'A Raisin in the Sun' gets sandwiched by 'Clybourne Park'
"Clybourne Park," the Pulitzer Prize-winning play at the Walter Kerr Theatre, takes a clear-eyed look at racism and what could have happened with the characters before and after "A Raisin the Sun."
It's an interesting premise and one that had some of the audience on its feet. Set in 1959 and 2009, the play examines a neighborhood's changes because of racism. Naturally, though, the ignorance and miscommunication that fuel racism doesn't change.
Seven actors play different characters in each era and show that while some strides have been made, basic distrust continues to fester. The entire play is set in the living room of a house a few minutes outside of downtown Chicago.
In the opening, middle-aged, white couple Bev and Russ (Christina Kirk, Broadway's "Well," TV's "The Good Wife," and Frank Wood, Broadway's "Side Man," TV's "The Sopranos") are moving. Boxes are scattered throughout the living room.
Decades of marriage have left them comfortable but perpetually annoyed with each other. Their black maid, Francine (Crystal A. Dickinson), helps Bev pack.
Pretty soon, their pastor, Jim (Brendan Griffin), joins them and tries to get Russ to talk about his pain. That's a mistake, as Russ has no problem telling him in fairly blunt terms to mind his own business. Francine's husband, Albert (Damon Gupton), has arrived to drive Francine home. The living room becomes more crowded when two white neighbors, Karl and Betsy (Jeremy Shamos, Annie Parisse, "Law & Order"), stop by, even though Russ told them not to.
Enraged that Bev and Russ sold their house to a black family, Karl made a counter-offer. His blatant racism, which he has no compunction boasting about in front of the black couple, is that the neighborhood property values will go down if a black family moves in.
"You know as well as I do this is a progressive community," Karl announces, citing Gelman's Grocery, owned by a Jewish man.
Karl's stance is offensive, ugly and blatant and he won't give up, which just ticks off Russ more. Karl's wife, for no obvious reason other than the symbolism, is deaf and pregnant. Parisse does a very good job of sounding like someone who has never clearly heard speech. Without shame, Karl drags Albert and Francine into his argument, saying how all groups want to live among their own.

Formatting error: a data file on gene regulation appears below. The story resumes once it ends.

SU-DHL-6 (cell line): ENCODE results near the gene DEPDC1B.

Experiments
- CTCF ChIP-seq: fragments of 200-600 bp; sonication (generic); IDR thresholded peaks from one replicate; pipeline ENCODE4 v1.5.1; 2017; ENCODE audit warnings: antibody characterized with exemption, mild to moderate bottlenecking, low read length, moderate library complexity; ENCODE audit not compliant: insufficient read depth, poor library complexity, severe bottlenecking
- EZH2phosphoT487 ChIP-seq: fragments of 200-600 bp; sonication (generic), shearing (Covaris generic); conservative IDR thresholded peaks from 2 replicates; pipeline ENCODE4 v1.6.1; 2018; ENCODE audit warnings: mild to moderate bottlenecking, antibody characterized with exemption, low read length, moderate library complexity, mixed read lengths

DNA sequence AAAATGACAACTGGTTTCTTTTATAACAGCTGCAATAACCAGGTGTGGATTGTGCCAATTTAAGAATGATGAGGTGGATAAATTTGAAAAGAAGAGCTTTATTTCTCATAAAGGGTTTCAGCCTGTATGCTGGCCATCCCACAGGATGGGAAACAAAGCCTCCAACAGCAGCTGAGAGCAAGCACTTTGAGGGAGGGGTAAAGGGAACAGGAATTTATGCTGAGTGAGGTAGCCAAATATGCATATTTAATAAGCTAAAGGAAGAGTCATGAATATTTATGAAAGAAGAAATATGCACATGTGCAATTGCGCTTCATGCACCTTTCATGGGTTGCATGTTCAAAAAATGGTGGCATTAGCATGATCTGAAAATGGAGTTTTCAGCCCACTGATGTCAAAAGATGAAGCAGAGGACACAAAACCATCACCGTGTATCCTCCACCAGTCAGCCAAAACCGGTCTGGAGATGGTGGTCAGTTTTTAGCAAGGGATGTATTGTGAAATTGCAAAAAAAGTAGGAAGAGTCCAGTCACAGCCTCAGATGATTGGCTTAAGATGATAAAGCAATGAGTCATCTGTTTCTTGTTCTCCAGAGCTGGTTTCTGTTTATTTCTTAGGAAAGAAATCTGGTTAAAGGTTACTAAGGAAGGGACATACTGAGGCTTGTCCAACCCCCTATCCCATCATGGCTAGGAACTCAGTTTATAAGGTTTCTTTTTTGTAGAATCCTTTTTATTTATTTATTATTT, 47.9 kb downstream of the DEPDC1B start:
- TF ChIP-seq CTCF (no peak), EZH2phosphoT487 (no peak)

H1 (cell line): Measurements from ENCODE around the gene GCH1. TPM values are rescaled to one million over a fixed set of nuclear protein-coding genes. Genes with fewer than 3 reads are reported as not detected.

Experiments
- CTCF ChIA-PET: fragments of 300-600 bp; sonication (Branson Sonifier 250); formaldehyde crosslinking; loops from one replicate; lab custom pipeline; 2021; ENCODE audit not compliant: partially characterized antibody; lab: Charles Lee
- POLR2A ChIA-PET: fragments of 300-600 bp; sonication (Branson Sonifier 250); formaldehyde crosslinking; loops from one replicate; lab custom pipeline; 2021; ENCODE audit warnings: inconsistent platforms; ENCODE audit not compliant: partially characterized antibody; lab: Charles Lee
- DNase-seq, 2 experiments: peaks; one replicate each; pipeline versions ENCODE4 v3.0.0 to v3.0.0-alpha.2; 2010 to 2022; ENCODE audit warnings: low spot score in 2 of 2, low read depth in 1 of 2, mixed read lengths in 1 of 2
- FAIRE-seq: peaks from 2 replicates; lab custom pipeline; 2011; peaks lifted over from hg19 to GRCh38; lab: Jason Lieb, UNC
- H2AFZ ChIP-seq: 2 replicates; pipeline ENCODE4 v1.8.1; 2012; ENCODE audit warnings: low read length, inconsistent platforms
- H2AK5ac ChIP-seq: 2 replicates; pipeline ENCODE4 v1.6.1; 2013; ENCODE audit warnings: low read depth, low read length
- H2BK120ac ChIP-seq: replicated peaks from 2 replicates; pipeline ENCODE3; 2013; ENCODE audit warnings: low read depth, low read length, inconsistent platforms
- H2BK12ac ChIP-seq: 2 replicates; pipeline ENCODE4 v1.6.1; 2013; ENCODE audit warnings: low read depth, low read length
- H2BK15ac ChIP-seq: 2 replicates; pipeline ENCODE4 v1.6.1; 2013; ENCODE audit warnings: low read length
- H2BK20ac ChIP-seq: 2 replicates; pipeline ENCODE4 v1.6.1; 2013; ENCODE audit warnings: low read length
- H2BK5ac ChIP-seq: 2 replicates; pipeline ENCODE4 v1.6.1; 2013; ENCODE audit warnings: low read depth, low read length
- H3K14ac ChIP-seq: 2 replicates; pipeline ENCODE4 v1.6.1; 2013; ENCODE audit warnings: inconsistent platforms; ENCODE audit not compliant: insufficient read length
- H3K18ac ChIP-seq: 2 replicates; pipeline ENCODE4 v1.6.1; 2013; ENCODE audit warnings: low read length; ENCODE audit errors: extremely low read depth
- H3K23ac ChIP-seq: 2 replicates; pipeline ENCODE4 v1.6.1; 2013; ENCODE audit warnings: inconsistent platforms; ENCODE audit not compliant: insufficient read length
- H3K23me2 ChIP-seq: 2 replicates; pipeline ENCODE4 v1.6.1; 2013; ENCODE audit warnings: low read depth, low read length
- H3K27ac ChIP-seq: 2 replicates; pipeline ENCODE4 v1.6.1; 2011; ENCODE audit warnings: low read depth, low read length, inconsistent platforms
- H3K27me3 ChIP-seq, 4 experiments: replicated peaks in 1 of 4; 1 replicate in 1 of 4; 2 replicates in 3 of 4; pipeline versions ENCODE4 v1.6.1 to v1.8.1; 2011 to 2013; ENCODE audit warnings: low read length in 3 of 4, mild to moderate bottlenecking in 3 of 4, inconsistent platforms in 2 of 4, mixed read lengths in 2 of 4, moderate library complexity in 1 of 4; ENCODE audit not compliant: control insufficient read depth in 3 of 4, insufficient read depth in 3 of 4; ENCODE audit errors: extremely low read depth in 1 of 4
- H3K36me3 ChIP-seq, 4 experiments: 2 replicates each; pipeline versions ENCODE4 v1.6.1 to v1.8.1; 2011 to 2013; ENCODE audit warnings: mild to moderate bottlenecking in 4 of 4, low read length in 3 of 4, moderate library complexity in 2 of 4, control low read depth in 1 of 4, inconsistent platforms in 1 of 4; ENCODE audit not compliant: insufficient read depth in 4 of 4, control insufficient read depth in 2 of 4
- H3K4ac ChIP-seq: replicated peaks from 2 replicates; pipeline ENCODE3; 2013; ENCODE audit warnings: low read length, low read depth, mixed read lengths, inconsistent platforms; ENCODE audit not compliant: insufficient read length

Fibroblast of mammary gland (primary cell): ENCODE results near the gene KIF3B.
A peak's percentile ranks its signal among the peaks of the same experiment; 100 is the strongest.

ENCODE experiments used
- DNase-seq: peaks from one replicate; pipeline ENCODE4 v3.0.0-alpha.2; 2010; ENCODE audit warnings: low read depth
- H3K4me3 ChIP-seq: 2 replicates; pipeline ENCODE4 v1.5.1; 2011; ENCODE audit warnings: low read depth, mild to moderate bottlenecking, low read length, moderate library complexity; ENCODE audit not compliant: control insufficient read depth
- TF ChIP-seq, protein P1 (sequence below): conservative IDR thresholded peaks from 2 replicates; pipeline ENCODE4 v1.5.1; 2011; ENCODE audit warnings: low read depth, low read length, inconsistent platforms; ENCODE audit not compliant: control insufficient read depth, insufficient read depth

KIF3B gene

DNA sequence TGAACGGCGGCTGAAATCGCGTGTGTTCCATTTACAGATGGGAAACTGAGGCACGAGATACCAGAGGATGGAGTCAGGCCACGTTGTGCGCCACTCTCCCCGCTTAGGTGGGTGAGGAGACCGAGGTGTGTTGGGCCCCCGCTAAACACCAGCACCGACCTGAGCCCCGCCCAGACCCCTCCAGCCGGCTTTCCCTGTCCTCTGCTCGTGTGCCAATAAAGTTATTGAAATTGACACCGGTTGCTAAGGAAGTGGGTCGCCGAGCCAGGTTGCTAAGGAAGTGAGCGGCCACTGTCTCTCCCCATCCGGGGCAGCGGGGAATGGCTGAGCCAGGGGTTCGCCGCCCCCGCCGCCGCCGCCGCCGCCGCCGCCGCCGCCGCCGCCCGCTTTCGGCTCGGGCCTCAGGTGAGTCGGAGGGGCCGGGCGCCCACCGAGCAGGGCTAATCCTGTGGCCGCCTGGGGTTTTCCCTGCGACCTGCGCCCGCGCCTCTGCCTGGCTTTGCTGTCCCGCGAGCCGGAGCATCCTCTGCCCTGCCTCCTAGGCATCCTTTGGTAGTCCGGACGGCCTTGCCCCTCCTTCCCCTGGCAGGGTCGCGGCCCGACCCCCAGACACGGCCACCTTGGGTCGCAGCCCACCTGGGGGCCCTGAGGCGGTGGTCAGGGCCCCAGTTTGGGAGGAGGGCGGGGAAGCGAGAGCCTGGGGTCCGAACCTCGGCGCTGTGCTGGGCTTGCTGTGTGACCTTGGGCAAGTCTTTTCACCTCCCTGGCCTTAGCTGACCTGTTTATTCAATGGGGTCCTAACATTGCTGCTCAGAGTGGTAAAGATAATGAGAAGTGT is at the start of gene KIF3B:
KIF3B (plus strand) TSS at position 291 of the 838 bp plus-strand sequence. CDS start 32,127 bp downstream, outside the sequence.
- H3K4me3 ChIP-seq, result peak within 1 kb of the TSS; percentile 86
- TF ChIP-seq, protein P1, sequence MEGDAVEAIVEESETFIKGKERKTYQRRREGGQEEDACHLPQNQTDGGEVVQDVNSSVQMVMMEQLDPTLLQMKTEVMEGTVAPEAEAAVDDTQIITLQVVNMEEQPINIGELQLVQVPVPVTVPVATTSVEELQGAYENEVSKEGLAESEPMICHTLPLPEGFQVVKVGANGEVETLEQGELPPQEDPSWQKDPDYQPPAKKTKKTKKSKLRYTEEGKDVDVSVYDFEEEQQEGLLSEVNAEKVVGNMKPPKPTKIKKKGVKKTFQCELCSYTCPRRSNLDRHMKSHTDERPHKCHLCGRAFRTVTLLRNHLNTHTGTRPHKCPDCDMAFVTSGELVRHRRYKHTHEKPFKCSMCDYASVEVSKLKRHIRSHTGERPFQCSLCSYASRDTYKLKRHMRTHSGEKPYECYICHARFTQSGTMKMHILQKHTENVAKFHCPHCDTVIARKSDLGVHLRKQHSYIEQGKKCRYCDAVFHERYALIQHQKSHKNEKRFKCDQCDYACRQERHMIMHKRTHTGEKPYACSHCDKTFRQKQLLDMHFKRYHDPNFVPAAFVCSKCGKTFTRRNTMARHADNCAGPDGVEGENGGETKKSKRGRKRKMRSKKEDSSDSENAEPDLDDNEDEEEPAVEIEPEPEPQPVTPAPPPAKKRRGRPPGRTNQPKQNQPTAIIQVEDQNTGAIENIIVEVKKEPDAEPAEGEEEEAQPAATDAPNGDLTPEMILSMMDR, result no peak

Though Francine manages to stay diplomatic - she just wants to get through her last few days of work and flee that stifling living room - Albert can't stand listening to the nonsense. He does an Uncle Tom voice when Karl eggs him on about how Gelman's market wouldn't even carry what blacks want to eat.
"I sho couldn't shop nowhere they didn't carry pigs' feet," Albert says.
During this painful argument, we learn that Bev and Russ' son, a Korean War vet, hanged himself in this house. They need to move.
The second act opens 50 years later, in the same living room, where the walls are marred with graffiti and the house has fallen into disrepair. The same actors are now playing modern characters.
The younger white couple, Steve and Lindsey (Parisse is pregnant again), bought this house in a black neighborhood undergoing gentrification. They plan to tear it down and build a much larger house in its place. Their lawyer, Kathy (Kirk), was born in the neighborhood, but her parents soon moved away. Her parents were Russ and Bev.
The black couple, who have lived in the neighborhood for years, also have a connection to this house. Lena's (Dickinson) great aunt was the woman who had bought it for her family.
Everyone's cell phones go off and conversations are started and interrupted, but as would be expected, the conversation devolves. Shamos is still playing a jerk as Steve, but he thinks he is only being honest. He makes the fatal error of telling a racist joke, saying it can't be racist because a black man told it to him. It's more stupid than anything else, but that paves the way for other jokes, all pointed and racist, which gets everyone angrier.
Photo/Video credit: Nathan Johnson
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